NewsletterNovember NewsletterThe Program in Islamic Law’s (PIL) monthly newsletter is out for the month of November! Content includes a Fellow Spotlight of our PIL Research Fellow, Dr. Hedayat Heikal, a sneak peak at our forthcoming SEARCHstrata App, our Monthly Lectures on Islamic Legal Genres series and Roundtable, contributions from last month's guest editor, Professor Christian Mauder, and much more! Subscribe to receive the newsletter every month! View previous newsletters which are packed with updates and research in the field of Islamic Law and Data Science.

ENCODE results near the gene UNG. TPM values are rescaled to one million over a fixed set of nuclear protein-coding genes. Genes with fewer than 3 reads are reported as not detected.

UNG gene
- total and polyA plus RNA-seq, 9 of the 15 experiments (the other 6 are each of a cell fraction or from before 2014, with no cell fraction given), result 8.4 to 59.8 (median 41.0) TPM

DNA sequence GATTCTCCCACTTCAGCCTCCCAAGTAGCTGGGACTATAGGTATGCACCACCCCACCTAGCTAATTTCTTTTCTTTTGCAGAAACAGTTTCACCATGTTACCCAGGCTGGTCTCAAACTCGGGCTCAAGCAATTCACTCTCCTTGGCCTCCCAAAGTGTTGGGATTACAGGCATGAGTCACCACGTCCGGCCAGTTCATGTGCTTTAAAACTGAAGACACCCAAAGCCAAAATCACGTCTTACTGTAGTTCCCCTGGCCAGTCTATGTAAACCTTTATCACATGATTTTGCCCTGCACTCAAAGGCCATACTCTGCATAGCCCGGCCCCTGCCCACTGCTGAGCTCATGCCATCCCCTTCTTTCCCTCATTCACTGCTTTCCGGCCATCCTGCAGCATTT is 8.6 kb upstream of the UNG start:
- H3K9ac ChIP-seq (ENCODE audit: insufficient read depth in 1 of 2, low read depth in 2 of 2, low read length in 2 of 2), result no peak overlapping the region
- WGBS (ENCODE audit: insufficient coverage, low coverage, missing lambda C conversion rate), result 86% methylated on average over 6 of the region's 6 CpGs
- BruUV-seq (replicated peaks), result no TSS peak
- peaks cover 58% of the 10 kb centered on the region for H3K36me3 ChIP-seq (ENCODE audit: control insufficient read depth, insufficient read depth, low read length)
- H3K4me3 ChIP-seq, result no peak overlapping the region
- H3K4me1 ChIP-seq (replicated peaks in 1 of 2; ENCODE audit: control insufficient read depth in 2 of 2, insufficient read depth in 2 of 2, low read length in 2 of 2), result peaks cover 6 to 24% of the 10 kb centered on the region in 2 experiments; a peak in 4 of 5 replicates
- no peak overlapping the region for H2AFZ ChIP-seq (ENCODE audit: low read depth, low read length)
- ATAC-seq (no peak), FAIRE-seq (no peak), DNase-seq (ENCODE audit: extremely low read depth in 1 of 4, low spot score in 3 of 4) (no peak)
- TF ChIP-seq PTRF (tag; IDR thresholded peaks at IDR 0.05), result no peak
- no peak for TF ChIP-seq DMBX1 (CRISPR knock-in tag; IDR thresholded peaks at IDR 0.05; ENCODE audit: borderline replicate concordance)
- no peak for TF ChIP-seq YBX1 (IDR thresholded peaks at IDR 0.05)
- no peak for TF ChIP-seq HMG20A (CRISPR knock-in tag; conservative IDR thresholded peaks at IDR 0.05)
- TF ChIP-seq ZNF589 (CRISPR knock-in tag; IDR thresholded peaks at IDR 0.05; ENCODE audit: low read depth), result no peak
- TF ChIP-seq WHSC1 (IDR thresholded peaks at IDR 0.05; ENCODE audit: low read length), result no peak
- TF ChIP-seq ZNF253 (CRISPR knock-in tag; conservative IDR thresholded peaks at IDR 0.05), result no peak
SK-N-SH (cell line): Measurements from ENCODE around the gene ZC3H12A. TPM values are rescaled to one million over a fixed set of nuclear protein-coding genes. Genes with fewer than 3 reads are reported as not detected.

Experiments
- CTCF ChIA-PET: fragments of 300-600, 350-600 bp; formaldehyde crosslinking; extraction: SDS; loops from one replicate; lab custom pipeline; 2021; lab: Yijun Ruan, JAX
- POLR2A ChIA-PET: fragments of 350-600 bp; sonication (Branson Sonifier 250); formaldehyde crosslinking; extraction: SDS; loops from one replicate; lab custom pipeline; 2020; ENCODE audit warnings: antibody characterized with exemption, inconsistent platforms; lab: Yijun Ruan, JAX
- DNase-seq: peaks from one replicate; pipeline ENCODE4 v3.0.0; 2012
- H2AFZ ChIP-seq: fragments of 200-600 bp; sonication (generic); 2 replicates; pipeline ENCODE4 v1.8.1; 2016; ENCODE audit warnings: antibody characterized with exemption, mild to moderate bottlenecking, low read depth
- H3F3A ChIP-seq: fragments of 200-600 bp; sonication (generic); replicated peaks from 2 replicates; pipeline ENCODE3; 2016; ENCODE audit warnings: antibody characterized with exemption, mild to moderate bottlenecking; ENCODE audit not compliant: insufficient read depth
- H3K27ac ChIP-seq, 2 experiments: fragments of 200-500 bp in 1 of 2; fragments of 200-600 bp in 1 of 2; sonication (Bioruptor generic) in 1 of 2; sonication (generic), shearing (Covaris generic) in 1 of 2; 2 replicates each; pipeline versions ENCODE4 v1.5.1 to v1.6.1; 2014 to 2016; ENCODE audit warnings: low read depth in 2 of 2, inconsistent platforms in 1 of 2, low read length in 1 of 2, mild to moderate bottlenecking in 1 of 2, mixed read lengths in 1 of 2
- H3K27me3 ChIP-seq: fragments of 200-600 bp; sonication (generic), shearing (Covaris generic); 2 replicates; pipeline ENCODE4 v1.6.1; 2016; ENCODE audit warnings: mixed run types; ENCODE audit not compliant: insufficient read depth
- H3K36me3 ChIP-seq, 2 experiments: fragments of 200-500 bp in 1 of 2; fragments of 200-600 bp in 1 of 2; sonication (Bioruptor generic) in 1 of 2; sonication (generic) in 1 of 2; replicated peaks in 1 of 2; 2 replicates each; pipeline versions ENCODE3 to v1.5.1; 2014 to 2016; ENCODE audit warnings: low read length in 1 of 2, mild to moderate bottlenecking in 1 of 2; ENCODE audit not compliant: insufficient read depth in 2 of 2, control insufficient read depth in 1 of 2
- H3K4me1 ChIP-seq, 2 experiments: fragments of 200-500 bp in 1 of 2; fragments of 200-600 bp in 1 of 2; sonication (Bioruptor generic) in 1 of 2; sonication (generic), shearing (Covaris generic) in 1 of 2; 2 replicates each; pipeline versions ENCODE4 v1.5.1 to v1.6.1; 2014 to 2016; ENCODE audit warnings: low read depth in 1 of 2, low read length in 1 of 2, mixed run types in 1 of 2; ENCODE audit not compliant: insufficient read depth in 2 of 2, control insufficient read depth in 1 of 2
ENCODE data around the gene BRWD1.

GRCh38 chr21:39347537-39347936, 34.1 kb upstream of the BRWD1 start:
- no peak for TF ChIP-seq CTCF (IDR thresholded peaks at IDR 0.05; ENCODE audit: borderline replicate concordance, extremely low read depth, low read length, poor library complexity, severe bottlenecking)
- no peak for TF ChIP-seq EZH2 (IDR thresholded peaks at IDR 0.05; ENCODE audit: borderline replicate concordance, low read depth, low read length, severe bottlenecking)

COVID-19 UpdatesNovember 30, 2021 The University is monitoring developments from the COVID-19 Omicron variant. As of now, there has not been a confirmed case of the Omicron variant in the United States. Experts believe that it is already here, however, and we are seeing increased transmission of COVID-19 across the country, including the Delta variant. An increase was anticipated with the onset of winter and is among the reasons why it is important that we continue to take steps to protect ourselves, our colleagues, and loved ones. The University issued the following guidance, which the Program in Islamic Law adopts: Vaccination: The best weapon against the coronavirus, including the Omicron variant, continues to be vaccination. We strongly encourage boosters for everyone who is eligible. For more information on scheduling your vaccination or booster, visit the University’s vaccine webpage. Healthy Habits Matter: Your commitment to Keep Harvard Healthy has kept transmission of the coronavirus on campus low throughout this semester. Continue to wear your mask properly indoors and outdoors in crowds; be thoughtful when socializing, including minimizing contact and eating and drinking safely; and if you feel sick, stay home and report your symptoms to Harvard University Health Services (HUHS) through Crimson Clear. Post-Travel Protocols and Testing Cadences: With many of us returning from Thanksgiving break travel, it’s important to follow post-travel protocols, including testing on your first day back on campus and adhering to your required testing cadence going forward. Additionally, all PIL events are remote/virtual this year, and thus will not be accommodating visitors not already part of the Harvard faculty, staff, student community. October 29, 2021 The University recently updated their COVID-19 travel guidance, which we at the Program in Islamic Law will be following. Additionally, all PIL events are remote/virtual this year, and thus will not be accommodating visitors not already part of the Harvard faculty, staff, student community. Below is a summary of the university’s updated guidance: Fully vaccinated: You may travel within the United States and internationally without a petition. You must attest you are fully vaccinated and complete the COVID-19 travel requirements before, during, and after travel. Not fully vaccinated: You must continue to petition for approval to travel within the United States or internationally. International travel: Regardless of vaccination status, if you are traveling internationally, you must register all Harvard-related international travel with International SOS, the University’s emergency response provider. September 23, 2021 After months of intense planning and preparation for our return to campus amid the COVID-19 pandemic, we are now a few weeks into the the semester and all is fine. We’ve had our first events online, which brought together members of our global community, with many more lined up for the months ahead. Our faculty, fellows, and students have returned to campus and in-person classes are now underway. Vaccination, testing, tracing, and masking have been central to our return to campus, helping provide safe classroom, research, and workplace environments. We will continue these measures, as outlined by the university, as we continue to navigate this semester as a community. In an effort to meet a spike in demand for test processing across the University occasioned by the beginning of the new semester, HLS and several other Harvard schools are temporarily switching test kits so that they can utilize the Broad Institute as a secondary lab. Broad Institute testing kits will soon be delivered to, and available at, all previous test kit pick-up locations. The only effect on you of this change will be a slightly different swabbing process that will be clearly explained in the test kit. Please follow the instructions included in whichever test kit you are using – whether that is the new Broad Institute test kit or the HUCL test kit as both kits will be available for a period of time. If you have questions about test kits or your testing cadence, please email your questions to the following: For faculty and staff: [email protected] For students: [email protected] August 20, 2021 HLS recently announced their updated policies and FAQs related to our return to campus. These policies outlined the steps we need to take in returning to campus, which we at the Program in Islamic Law will be following. This is all outlined here on this return to campus checklist, as well as summarized below: Before you come to campus: Verify your vaccination status with Harvard University Health Services immediately, if you have not already done so. Review the COVID-19 Safety Awareness Training. Take the Self-Administration of COVID-19 Test training. Your first day on campus: Remember to bring your University-approved face covering/mask and please wear it securely over your nose and mouth when and where required. Bring your Harvard University ID (HUID). Access to HLS buildings will be limited to HLS and University community members using HUIDs (and their guests under the official visitor policy). Create your Color account, which will be used for COVID-19 testing. Take your first COVID-19 test (more details here on the return to campus checklist). Once you have returned to campus: Check your Color test results when available and confirm that your last test was negative. If you are feeling symptomatic, complete the Crimson Clear Health Attestation and follow the instructions provided. Wear a University-approved face covering/maskindoors at all times (except when eating in designated areas). Continue testing at your assigned cadence (once per week for vaccinated individuals, twice per week for unvaccinated individuals with an approved exemption). Follow good hygiene practices and any University or HLS specific safety requirements. Much more detail and additional information is available here on the HLS return to campus webpage, including FAQs for faculty and staff. Even more material is available here on the University’s Keeping Harvard Healthy site. August 18, 2021 All faculty, fellows, and staff at the Program in Islamic Law will be following Harvard University Health Services’ guidance as we navigate our upcoming return to campus amid the evolving public health situation, including the potential impact of the COVID-19 Delta variant. Harvard University President, Lawrence S. Bacow, recently issued a statement about the COVID-19 pandemic and our upcoming return to campus. In the statement, he outlines the following guidelines: Vaccination - Campus-wide vaccination is the best weapon against the coronavirus, including the highly contagious Delta variant. Currently, the vaccination rate for University employees is 93% and for students is 87%. The University will provide updates on vaccination rates on the University’s COVID Dashboard in the coming weeks as we begin the fall semester. Some members of our community will not have access to vaccine until they arrive on campus. They will be able to receive vaccine through Harvard University Health Services (HUHS) upon arrival. All members of our community must verify their vaccination through the university. Testing - COVID-19 testing requirements remain in place for every member of the community who is authorized to be on campus, including those who come to campus infrequently. Regular testing will help reduce the spread of the coronavirus on and off campus, help us avoid severe illness in high-risk community members, and limit further mutation of the virus. Masking - Masks are highly effective at limiting spread of the coronavirus. The University’s indoor mask requirement remains in place, regardless of vaccination status. If You Feel Sick, Stay Home - Stay home if you are experiencing COVID-19 symptoms. Use Crimson Clear to inform us if you are experiencing symptoms, have tested positive outside of the University’s testing program or HUHS, or have a known COVID-19 exposure. Over the last 18 months, our community has taken steps with two priorities in mind: first, safeguarding the health and safety of our community, and second, ensuring that teaching, learning, and research continue at the highest levels of excellence. As we embark on the fall 2021 semester, we can continue to Keep Harvard Healthy together. Please take a few minutes to visit the University’s Return to Campus webpage, which offers checklists, FAQs, and links to resources. August 13, 2021 We at the Program in Islamic Law will be following Harvard University Health Services’ guidance as we navigate our upcoming return to campus amid the evolving public health situation. Harvard Law School has published extensive new policy guidance and FAQs for students, faculty and staff, on its main Return to Campus webpage. This information covers areas ranging from detailed building access for HLS and Harvard University community members, as well as the procedures necessary for inviting visitors, to the public health requirements that must be followed in our classrooms, in planning gatherings, and when eating and drinking on campus. These provisions are designed by Harvard University and HLS to ensure a safe and healthy beginning to the new year, and we appreciate everyone’s partnership and cooperation in that effort. Each of these topics and many more are covered in greater detail on the general Return to Campus webpage. August 5, 2021 All faculty, fellows, and staff at the Program in Islamic Law will be following Harvard University Health Services’ guidance as we navigate our upcoming return to campus amid the evolving public health situation, including the potential impact of the COVID-19 Delta variant. In addition to the HUHS guidance outlined below, the Program in Islamic Law will also have no on-campus events or visitors. To help limit the spread of COVID-19 in our community, the University will increase its COVID-19 testing cadence requirements, effective Monday, August 9. The updated testing cadences are as follows and apply to all students, faculty, staff, and researchers with any on-campus presence: Fully Vaccinated – once per week Unvaccinated, including for medical/religious exemption – twice per week Note: Residents in Undergraduate Housing were already required to test at these cadences, so this update does not affect their testing requirements. Faculty, staff, and researchers with an infrequent presence on campus are not required to come to campus for the sole purpose of testing. Simply test the next time you are on campus. Campus-wide vaccination is the best weapon against the coronavirus, including the Delta variant. Fully vaccinated persons are very well protected from severe illness and hospitalization. So please get vaccinated, as soon as possible, if you aren’t already. Additionally, masks work. They are highly effective at protecting ourselves, colleagues, and our loved ones from infections. With that in mind, the University continues to require masks indoors, regardless of vaccination status. July 29, 2021 We at the Program in Islamic Law will be following Harvard Law School guidance as we navigate our upcoming return to campus amid the evolving public health situation, including the potential impact of the COVID-19 Delta variant. In addition to the HLS guidance outlined below, the Program in Islamic Law will also have no short-term visitors or events on campus. COVID-19 Vaccinations: As previously announced, the University is requiring that every person with an on-campus presence be vaccinated, with exemptions permitted only by submission of a formal request, for medical or religious reasons. Face Coverings: The current guidance from the University is that masks will be required for everyone indoors, regardless of vaccination status. Physical Distancing: If you are vaccinated, you no longer need to maintain physical distance either indoors or outdoors. If you are not vaccinated, and space is available for you to distance from others, you should continue to do so. COVID-19 Testing: Everyone will be required to test on a regular cadence, using easy, self-administered tests provided by the University. If you are vaccinated, you will be expected to test every other week. If you are unvaccinated, you will need to test every week. Travel Guidance: Harvard also has revised travel restrictions such that fully vaccinated community members are once again permitted to engage in University-related travel within the U.S. and to certain international destinations. There will be a petition process for unvaccinated individuals to engage in University-related travel and for vaccinated persons to travel to certain higher risk countries. Doing More to Stay Healthy: These public health protocols are the minimum standards that each person must follow while on campus (depending on their vaccination status), but every member of our community may choose to do more than what the University is requiring. Campus Visitors: While the protocols mentioned above apply to members of our community (and are, as mentioned, subject to change), the University also has established requirements for "official visitors" and the general public. You can find these requirements on this page of the University website. To ensure that you can always access the most up-to-date information about our return plans, HLS has launched a new HLS Return to Campus website. Because guidance will continue to change, we urge you to visit this site regularly for the latest news. July 28, 2021 Given the rise in COVID-19 cases in Massachusetts, primarily associated with the Delta variant, Harvard University has released the following guidance: Our best weapon against the Delta variant is campus-wide vaccination. We all play a role in protecting our community. Please report your vaccination status to Harvard University Health Services (HUHS) if you have not done so already. The vaccines work in preventing serious infections. A small percentage of vaccinated persons have experienced “breakthrough” infections, but these cases tend to have mild or moderate symptoms (or no symptoms). Nearly all serious COVID-19 infections are among unvaccinated persons. Masks are another highly effective way to protect ourselves, colleagues, and our loved ones. For that reason, the University will continue to require masks indoors, regardless of vaccination status. We at the Program in Islamic Law will be following this guidance, requiring masks indoors, regardless of vaccination status. The University is continuing to monitor the situation and will continue to update health and safety guidance as needed. Please check the University’s Return to Campus webpage for the latest guidance and helpful resources for faculty, staff, and researchers during this transition. Thank you again for your commitment to Keep Harvard Healthy as many more members of our community begin returning to campus in the coming weeks. July 22, 2021 Extensive planning efforts are now underway, as we approach the return to campus. As we navigate this time of transition and experimentation, we are looking forward to an in-person Fall semester for students and fellows on campus alongside continuing our PIL events online. We continue to follow University and HLS guidelines for travel, health precautions, and a commitment to the four principles that the University has outlined: putting health and safety first, protecting and promoting academic research, leveraging our breadth and diversity, and preserving access. The “Return to Campus Planning Guide” is continually updated to provide the latest answers to frequently asked questions, information about policies, toolkits and other relevant resources. The latest information on the return to campus can be found on the University’s coronavirus website. July 8, 2021 As we continue to plan for the start of the fall semester and the return of more of our faculty, staff, researchers, and students in the weeks ahead, we want to share some reminders and updates. Vaccination against COVID-19 is required by July 15. This applies to all students, faculty, staff, and postdoctoral fellows who will spend any time on Harvard’s campus this fall. If you have begun your vaccination series but not completed it (i.e., you have had only one dose of a two-dose vaccine), please submit information about what has been completed so we know that your vaccination is in process. Thank you to every member of our community who has already verified their COVID vaccination by submitting it to Harvard University Health Services (HUHS). If you haven’t submitted your verification yet, please visit the Verify Your Vaccination webpage and follow the instructions. If you received your vaccine through HUHS, you do not need to submit any information, as HUHS already has your information on file. HUHS keeps individual medical information secure and confidential. COVID testing will remain a part of the University’s ongoing efforts to track and limit the coronavirus within our community. New testing frequency requirements take effect on July 28. Your required testing cadence will be determined by factors including whether you live on or off campus, your vaccination status, and infection rates in the local community. June 25, 2021 All Harvard community members who will have any on-campus presence are now required to provide verification of COVID vaccination to Harvard University Health Services (HUHS). We ask that vaccine verification be submitted by July 15. A high vaccination rate across our community is critical as we continue to consider health and safety guidance and requirements for the fall semester. As we are able to confirm a high vaccination rate, we anticipate being in a position to further ease or lift some requirements, such as indoor masking and distancing. If you have not yet submitted your vaccine information, there is an updated process using your HarvardKey to access the HUHS Patient Portal. This process is available to all Harvard students, staff, faculty, and researchers, even if you are not an HUHS patient. Instructions for submitting are available on the Verify Your Vaccination webpage. If you have already submitted your vaccine card to HUHS through email or Accellion Kiteworks, you do not need to resubmit it. Additionally, if you received your vaccination through HUHS, you do not need to submit any information, as HUHS already has your information on file. HUHS keeps individual medical information secure and confidential. Individuals may claim exemption from the vaccine requirement for medical or religious reasons. Students claiming an exemption should complete the Student Vaccine Exemption Form. Faculty, staff, and researchers wishing to claim an exemption to the vaccine requirement will be able to do so starting in early July. Please check the Verify Your Vaccination webpage in early July for the process for claiming an exemption. Unvaccinated individuals may be subject to additional public health measures (e.g., masking, testing) above and beyond what is required of vaccinated individuals. Harvard Vaccine Clinics HUHS is holding COVID-19 vaccine clinics each week through the end of August. Vaccine appointments are open to all students, staff, faculty, researchers and HUHS patients, and can be scheduled through the HUHS Patient Portal. For international students and others who may not currently have access to a vaccine, the University plans to offer vaccination on arrival to campus. Please note, however, that you may be subject to additional requirements, such as more frequent testing, until you are considered fully vaccinated. May 12, 2021 Harvard University hopes to be able to offer a less restricted, robust on-campus experience this fall. The latest information on the return to campus can be found on the University’s coronavirus website. To repopulate campus in the summer and fall, Harvard expects to continue to draw upon health and safety protocols that have helped to keep our community members safe during the current academic year. A key feature will be continued regular coronavirus testing, which will enable Harvard to monitor the status and impact of the virus on campus. Updates regarding testing requirements, frequency, and other specific guidelines will be forthcoming. To reach the high levels of vaccination needed to protect our community, Harvard will require COVID vaccination for all students who will be on campus this fall. As with existing student requirements for other vaccines, exceptions will be provided only for medical or religious reasons. For international students and any others unable to access an FDA- or WHO-authorized vaccine before the fall, the University plans to offer vaccination on arrival. Harvard expects that faculty, staff, and researchers working on campus will make every effort to be vaccinated as well. Further guidance regarding vaccination expectations will be provided in the near future. For more about the requirements, how to submit documentation, or to ask questions on the vaccine, please consult the Harvard University Health Services (HUHS) website. Harvard University has issued new travel guidance effective May 15, 2021. Harvard faculty, students, postdoctoral fellows, and staff who are fully vaccinated may undertake Harvard-related travel within the U.S., or to any country rated Level 1 or Level 2 for COVID-19 by the CDC. Harvard faculty, doctoral students, postdoctoral fellows, and staff who are not fully vaccinated or who wish to travel to a country rated Level 3, Level 4, or Level Unknown for COVID-19 regardless of their vaccination status, may petition for an exemption to Harvard’s travel restriction if they meet certain criteria. The Program in Islamic Law at Harvard Law School adheres to Massachusetts Department of Public Health, Harvard University, and Harvard Law School directives and protocols. November 13, 2020 Harvard University has issued updated Coronavirus Workplace Policies. Unless otherwise advised, all staff, faculty, and academic personnel should plan to continue to work remotely through June 30, 2021. Effective January 15, 2021, idled Harvard employees whose work cannot be performed due to the COVID-19 public health emergency may use the emergency excused absence benefit to sustain up to 70% of their regular pay. Also, the University’s 2020 winter recess will now begin on Monday, December 21 rather than at noon on Thursday, December 24. The Program in Islamic Law at Harvard Law School adheres to Massachusetts Department of Public Health, Harvard University, and Harvard Law School directives and protocols. October 20, 2020 Dean Manning announced today that Harvard Law School will remain online for the Winter and Spring 2021 Terms due to increasing risks and uncertainties associated with the pandemic and seasonal interactions. Nevertheless, the entire Law School, including the Program in Islamic Law, will remain open and active virtually. Students will be provided with enhanced support through additional Teaching Fellow positions, new on-campus housing options for students encountering unexpected challenges, emergency dependent care support, renewed support for the Technology Assistance Fund, stipends for textbook shipping expenses for international students, student funding for printing course packs, and streamlining the class recording request process. The extension for students to apply for voluntary leaves of absence for Winter and Spring 2021 has been extended to December 1, 2020. For those facing challenges, please reach out to the Dean of Students Office or Counseling and Mental Health Services at Harvard University Health Services (HUHS). All HLS research programs remain committed to the work and to supporting the student experience by building an inclusive and equally accessible community of learning and service. The Program in Islamic Law at Harvard Law School adheres to Massachusetts Department of Public Health, Harvard University, and Harvard Law School directives and protocols. August 20, 2020 Harvard University has extended its prohibition on University-related domestic and international travel and continues to strongly discourage personal travel. Those who require travel for work directly and immediately related to the COVID-19 pandemic or that enables critical research activities may file for the petition process with the Office of the Vice Provost for International Affairs. The prohibition does not affect student and personnel returning to Cambridge/Boston for the purposes of regular work or moving into on-campus housing. All those traveling or returning to Massachusetts must comply with the Massachusetts Travel Order. The Program in Islamic Law at Harvard Law School adheres to Massachusetts Department of Public Health, Harvard University, and Harvard Law School directives. August 7, 2020 The Program in Islamic Law at Harvard Law School will continue to work entirely remotely through at least the end of the 2020 calendar year. For any students returning to campus, beginning August 16, recurring COVID-19 testing will be required. The University’s test results website details comprehensive next steps, including contact tracing in case of a positive test result. Timely communication is essential and all students, staff, and affiliates are asked to keep mobile phones and electronic devices powered and on hand. Please refer to the Massachusetts Department of Public Health as well as all Harvard University and Harvard Law School directives, particularly as regards travel arriving from outside of Massachusetts. June 15, 2020 Harvard Law School has announced that the Fall Term 2020 will be fully operational and online. The Program in Islamic Law will also remain fully operational as a virtual center. The Program will continue to follow Harvard University and Harvard Law School directives on reopening on-campus operations. Decisions as regard Spring Term 2021 have not been made. All COVID-19 related updates as concern the Program in Islamic Law will continue to be posted to this dedicated webpage. May 20, 2020 The May 19 Massachusetts reopening announcement by the Office of the Governor does not affect the current remote operations of the Program in Islamic Law. The Program will follow Harvard University and Harvard Law School guidance on reopening and operations. All COVID-19 related updates as concern the Program in Islamic Law will continue to be posted to this dedicated webpage. May 5, 2020 Please consult the Harvard University and Harvard Law School dedicated sites for updates on Covid-19, which we follow. Harvard University remains operational. The University will be open for the Fall 2020 semester in some form with it yet to be announced whether on-campus activities will resume. For Program in Islamic Law (PIL) specific updates, please check this dedicated PIL Covid-19 site. PIL Events & Activities: Although all in-person events are canceled until further notice, PIL continues to engage the University and global communities through online platforms with new content, podcasts, and remote learning. The SHARIAsource Portal and Islamic Law Blog have new content encompassing an expanded set of primary source content and new collections of Islamic law research—including weekly roundups from around the world on Covid-19 and Islamic law, scholarship roundups, and guest blog posts by leading and emerging scholars of Islamic law on new scholarship, pedagogy, and other recent developments in Islamic law. March 16, 2020 Program in Islamic Law Updates Please consult the Harvard University and Harvard Law School dedicated sites for updates on Covid-19, which we follow. For PIL-specific updates, please check this dedicated PIL/Covid-19 site. Events: All events are canceled until further notice, but podcasts featuring current fellows and recent book authors will be available later this semester. Updates will be posted through regular channels. Harvard Library Resources: As announced this week on the Harvard Libraries dedicated site for Covid-19 updates, all university libraries are closed, and all print-based services (including borrowing returns, and Scan & Deliver) are suspended until further notice. For Islamic and Middle Eastern law questions, library liaisons remain available for research consultations, general questions, and troubleshooting via email and Zoom; contact them at [email protected] or [email protected] They compiled the following advice for Harvard affiliates needing to access materials in Islamic and Middle Eastern studies at this time: Electronic Materials: There is a lot more now available online, either open access or via HarvardKey, than was available even just last week. Many of the publishers and vendors that provide our online resources are stepping up and offering free or expanded access during this time. It’ll be a good idea to get in the habit of doing a three-point check for any one item or topic: 1) HOLLIS, 2) the likeliest database, and 3) Google or your web search of choice. For remote access to Arabic monographs, this is a reminder that Arabic Collections Online can be a useful resource that provides access to scanned collection material. Please do consult our Guide for Harvard Middle East Collection for tips on searching: https://guides.library.harvard.edu/mideast. In addition to the generous Harvard resources, the Middle East Librarians Association (MELA) is also active and sharing resources and support. You can always send specific citations or topic-based requests my way and take advantage of our greater network of librarians that may be able to resource materials. Teaching Remotely: For instructors and faculty, please be in touch if you are missing course reserves, have upcoming assignments that require library research, or would like to offer a virtual library session via Zoom. Harvard Library has been gathering an inventory of Library resources and materials to support your remote classroom teaching: https://library.harvard.edu/how-to/use-library-resources-remote-teaching PIL Resources. The SHARIAsource Portal and the Islamic Law Blog will continue to operate and provide primary source content and scholarly context to various issues in Islamic law. This includes updates from around the world on Covid-19 & Islamic Law, weekly scholarship roundups, reviews of recent cases, and topical commentary by leading and emerging scholars of Islamic law who post as guest bloggers on new scholarship, pedagogy, and other recent developments in Islamic law or who provide material often of relevance to research interests or teaching use. March 11, 2020 Program in Islamic Law Updates Following Harvard University and Harvard Law School directives, in effect for the remainder of the semester, we are taking the following measures: Events: PIL will no longer hold scheduled events on campus during this period. For news on each event and other updates, please check this dedicated PIL/Covid-19 site. For events that PIL co-sponsors, please seek additional information from the principal event hosts. For out-of-state events, please follow University guidance in cancelling travel that may relate to the Program in Islamic Law; all University-related non-essential travel is prohibited both domestically and internationally through at least 4/30. Operations: PIL will continue our regular operations remotely, to the extent possible. Our offices and workspace will be closed for the remainder of the semester. If you have not already, please consult the University tools for remote access and work. Thank you for your patience as we deal with a rapidly changing situation. Please use your best discretion to take all precautions to stay safe and healthy.